summer berries and shortbreadPrice: $16.00
Roast banana ice cream sundae
salted caramel popcorn, banana marmaladePrice: $16.00
Chocolate chip cookies
fresh from the oven, milk moussePrice: $16.00
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Visited @ 9 February 2016 magazine
Given my glowing review of Euro, you might think The Culpeper is where Nourish Group let their hair down. Sadly, it has a seasidey décor, especially on the terrace, that looks like it was thrown together with bargain bin items from Briscoes, with a kitset colour scheme to match. That Princes Wharf site deserves better. As for the name: when did it become okay to copy a London bankers’ hangout?
The rest is far more likeable. The floorstaff are friendly and functional, and the bartender made me a martini that was so dirty I suspect he tipped in half a can of olive juice. Not exquisite, but definitely tasty.
As for the food, I ate a divine heirloom tomato salad with slices of big green toms, halves of little yellow ones, ricotta and strawberries, and a few decorative wild strawberries too, all put together with a sharp sweet dressing. It was the perfect counterpoint to some of the most delicious brisket I’ve ever had. Fourteen hours on the fire, juicy, fatty and also sweetly meaty, it fell apart to the touch.full reviewNew Zealand Herald
Visited @ 12 December 2015 newspaper
An incidental pleasure for those who eat out regularly is watching how techniques
and ingredients become fashionable - almost literally the flavour of the month. The reverse is also true. When did you last see duck a l'orange on a menu except in a self-conscious retro treatment?
Apparently independently, Auckland chefs have all discovered the joys of American-style barbecue smoked and slow-cooked meats, usually of cuts that were once at the very bottom of the butcher's price range. So it is no surprise that The Culpeper, which forms part of the Euro enterprise, has a kitchen boasting a formidable smoking and charcoal grill battery. There is skirt, brisket and ribs and the American influence isn't restricted to the smoker, with corn dogs, butter milk, chipotle and hush-puppies appearing - although I wouldn't expect the latter to arrive often in the Deep South with kimchi as part of the description.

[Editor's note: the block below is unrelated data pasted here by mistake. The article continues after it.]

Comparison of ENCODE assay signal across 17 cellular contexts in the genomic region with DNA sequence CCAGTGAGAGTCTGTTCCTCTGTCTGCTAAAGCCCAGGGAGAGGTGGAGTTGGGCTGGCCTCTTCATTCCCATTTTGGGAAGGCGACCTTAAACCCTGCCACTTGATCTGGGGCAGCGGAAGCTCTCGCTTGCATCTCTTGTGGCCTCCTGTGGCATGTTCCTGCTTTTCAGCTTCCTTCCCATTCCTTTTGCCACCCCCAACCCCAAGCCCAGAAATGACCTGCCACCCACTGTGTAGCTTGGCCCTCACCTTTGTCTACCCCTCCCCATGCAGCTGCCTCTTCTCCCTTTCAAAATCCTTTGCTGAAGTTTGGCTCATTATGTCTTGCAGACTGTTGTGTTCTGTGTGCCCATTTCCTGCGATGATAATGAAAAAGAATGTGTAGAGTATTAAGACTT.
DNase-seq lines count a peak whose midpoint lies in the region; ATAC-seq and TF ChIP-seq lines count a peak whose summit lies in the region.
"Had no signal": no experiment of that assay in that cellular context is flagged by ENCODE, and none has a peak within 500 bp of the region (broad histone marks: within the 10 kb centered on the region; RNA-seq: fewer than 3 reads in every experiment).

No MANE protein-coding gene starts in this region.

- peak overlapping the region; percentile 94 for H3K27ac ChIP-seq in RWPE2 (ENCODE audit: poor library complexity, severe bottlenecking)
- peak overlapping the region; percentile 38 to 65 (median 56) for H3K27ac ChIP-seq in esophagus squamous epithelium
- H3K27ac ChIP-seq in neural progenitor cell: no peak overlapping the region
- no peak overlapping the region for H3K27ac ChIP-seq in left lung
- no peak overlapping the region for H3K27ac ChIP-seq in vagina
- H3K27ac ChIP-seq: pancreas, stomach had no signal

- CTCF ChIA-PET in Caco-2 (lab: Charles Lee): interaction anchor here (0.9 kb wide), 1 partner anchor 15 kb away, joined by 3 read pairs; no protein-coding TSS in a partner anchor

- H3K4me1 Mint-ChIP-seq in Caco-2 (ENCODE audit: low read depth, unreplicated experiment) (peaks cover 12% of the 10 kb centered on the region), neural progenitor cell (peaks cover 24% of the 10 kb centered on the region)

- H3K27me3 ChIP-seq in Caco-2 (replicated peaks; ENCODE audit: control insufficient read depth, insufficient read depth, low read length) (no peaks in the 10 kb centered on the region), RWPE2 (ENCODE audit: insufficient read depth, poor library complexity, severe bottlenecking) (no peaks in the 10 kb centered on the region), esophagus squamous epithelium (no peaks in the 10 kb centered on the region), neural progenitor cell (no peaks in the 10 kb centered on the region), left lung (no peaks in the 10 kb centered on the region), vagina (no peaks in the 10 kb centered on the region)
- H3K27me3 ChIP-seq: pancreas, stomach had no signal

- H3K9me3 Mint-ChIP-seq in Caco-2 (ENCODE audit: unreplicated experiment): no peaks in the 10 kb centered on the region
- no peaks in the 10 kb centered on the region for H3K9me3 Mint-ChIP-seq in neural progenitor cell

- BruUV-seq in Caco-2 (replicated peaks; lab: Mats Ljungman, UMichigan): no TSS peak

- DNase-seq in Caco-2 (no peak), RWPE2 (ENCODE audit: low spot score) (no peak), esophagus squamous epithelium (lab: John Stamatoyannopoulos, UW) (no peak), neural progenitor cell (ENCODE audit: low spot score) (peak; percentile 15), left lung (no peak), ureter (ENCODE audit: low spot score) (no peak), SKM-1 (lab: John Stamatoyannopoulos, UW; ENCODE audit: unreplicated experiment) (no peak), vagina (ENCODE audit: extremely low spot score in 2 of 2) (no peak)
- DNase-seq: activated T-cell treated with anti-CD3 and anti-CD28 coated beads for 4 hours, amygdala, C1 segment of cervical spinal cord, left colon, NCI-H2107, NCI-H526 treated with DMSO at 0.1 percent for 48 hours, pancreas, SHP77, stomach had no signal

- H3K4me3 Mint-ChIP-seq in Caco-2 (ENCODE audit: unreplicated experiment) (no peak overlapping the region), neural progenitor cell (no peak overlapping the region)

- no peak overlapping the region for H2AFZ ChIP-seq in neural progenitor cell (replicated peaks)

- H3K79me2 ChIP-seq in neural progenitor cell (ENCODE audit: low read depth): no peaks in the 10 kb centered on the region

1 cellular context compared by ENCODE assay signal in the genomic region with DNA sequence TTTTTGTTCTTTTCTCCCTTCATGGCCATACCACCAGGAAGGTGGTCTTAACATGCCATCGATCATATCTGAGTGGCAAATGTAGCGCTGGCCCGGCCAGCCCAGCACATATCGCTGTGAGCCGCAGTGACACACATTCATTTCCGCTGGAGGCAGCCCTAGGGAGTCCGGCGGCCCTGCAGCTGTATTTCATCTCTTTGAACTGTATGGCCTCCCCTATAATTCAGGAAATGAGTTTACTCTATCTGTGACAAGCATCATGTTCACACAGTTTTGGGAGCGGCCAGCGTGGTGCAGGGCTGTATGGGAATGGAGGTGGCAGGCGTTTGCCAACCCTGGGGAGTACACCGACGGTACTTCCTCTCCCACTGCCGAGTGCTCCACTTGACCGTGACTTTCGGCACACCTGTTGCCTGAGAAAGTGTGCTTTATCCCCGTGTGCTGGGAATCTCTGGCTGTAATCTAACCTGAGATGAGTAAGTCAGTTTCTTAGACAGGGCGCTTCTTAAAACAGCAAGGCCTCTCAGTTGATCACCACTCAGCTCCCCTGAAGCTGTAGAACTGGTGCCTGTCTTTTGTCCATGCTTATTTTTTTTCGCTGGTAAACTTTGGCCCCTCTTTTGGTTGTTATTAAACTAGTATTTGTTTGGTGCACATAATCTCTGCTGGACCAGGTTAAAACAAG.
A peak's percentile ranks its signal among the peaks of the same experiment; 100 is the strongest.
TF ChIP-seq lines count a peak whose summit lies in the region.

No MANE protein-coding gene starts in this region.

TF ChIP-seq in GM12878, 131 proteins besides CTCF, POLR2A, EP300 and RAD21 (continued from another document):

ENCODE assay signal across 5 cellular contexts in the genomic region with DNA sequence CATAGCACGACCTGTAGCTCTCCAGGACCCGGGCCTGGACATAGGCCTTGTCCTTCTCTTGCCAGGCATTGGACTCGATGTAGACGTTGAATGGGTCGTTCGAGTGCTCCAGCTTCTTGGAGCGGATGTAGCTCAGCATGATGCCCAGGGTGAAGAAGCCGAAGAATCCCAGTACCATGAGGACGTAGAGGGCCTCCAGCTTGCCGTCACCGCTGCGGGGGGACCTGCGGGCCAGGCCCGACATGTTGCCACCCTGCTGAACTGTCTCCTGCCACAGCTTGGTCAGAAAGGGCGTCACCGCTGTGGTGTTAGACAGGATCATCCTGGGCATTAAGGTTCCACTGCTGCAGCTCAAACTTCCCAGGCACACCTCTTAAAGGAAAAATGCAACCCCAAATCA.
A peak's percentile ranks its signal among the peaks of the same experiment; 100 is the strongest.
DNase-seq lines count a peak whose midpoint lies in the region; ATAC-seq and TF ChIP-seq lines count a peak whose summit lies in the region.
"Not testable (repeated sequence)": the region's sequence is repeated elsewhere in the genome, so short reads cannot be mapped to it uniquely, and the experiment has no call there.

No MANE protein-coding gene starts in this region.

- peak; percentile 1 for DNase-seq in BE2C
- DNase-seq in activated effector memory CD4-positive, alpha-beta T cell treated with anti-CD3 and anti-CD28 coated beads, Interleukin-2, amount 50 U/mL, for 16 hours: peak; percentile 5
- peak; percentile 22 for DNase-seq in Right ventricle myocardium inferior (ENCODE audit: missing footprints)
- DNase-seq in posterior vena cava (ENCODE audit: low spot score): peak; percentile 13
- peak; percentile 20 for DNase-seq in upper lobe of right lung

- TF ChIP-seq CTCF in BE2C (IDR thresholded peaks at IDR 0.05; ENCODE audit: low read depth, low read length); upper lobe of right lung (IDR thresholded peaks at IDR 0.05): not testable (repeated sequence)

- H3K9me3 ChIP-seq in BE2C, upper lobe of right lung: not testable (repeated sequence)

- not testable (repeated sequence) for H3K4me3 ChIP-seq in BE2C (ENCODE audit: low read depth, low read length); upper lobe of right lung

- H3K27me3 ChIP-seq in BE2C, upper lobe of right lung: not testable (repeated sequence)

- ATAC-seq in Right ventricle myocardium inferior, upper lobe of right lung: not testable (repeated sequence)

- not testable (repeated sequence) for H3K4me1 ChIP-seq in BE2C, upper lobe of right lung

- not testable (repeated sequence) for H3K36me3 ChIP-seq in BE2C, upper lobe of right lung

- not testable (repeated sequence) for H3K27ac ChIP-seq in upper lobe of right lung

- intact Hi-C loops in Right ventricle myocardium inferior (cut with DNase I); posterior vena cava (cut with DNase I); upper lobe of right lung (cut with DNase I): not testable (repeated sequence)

This sort of food, with its inclination to the sharing approach, calls for a lively and cheerful setting with appropriate service and The Culpeper delivers.full reviewViva
Visited @ 25 November 2015 magazine
Like clothes, haircuts and sexual positions, cuts of meat go in and out of fashion. A few years ago it was pork belly. Now the flesh du jour is beef brisket. Both followed a rise in a certain style of restaurant: with belly it was the low-fuss bistro, and with brisket it’s the barbecue joint.
Belly is much more forgiving than brisket. You can totally screw up the cooking and it’ll still come out pretty good. That’s what makes it so popular with the home chef, and why something the butcher used to almost give away now costs as much as some prime cuts.
Brisket is a different beast. It takes a very, very long time to cook properly, with precise temperatures required throughout, and I don’t think any of Auckland’s otherwise brilliant new barbecue restaurants are quite getting it right yet.
It ends up tasting like brisket, sure, and it’s not unbearably tough, but the only places I can guarantee you’ll get that unrivalled, fall-apart texture is at Woodpecker Hill, in a sandwich at The Fed and, now, here at The Culpeper.full review
- 2016 Metro Top 50 received @ 27 May 2016 None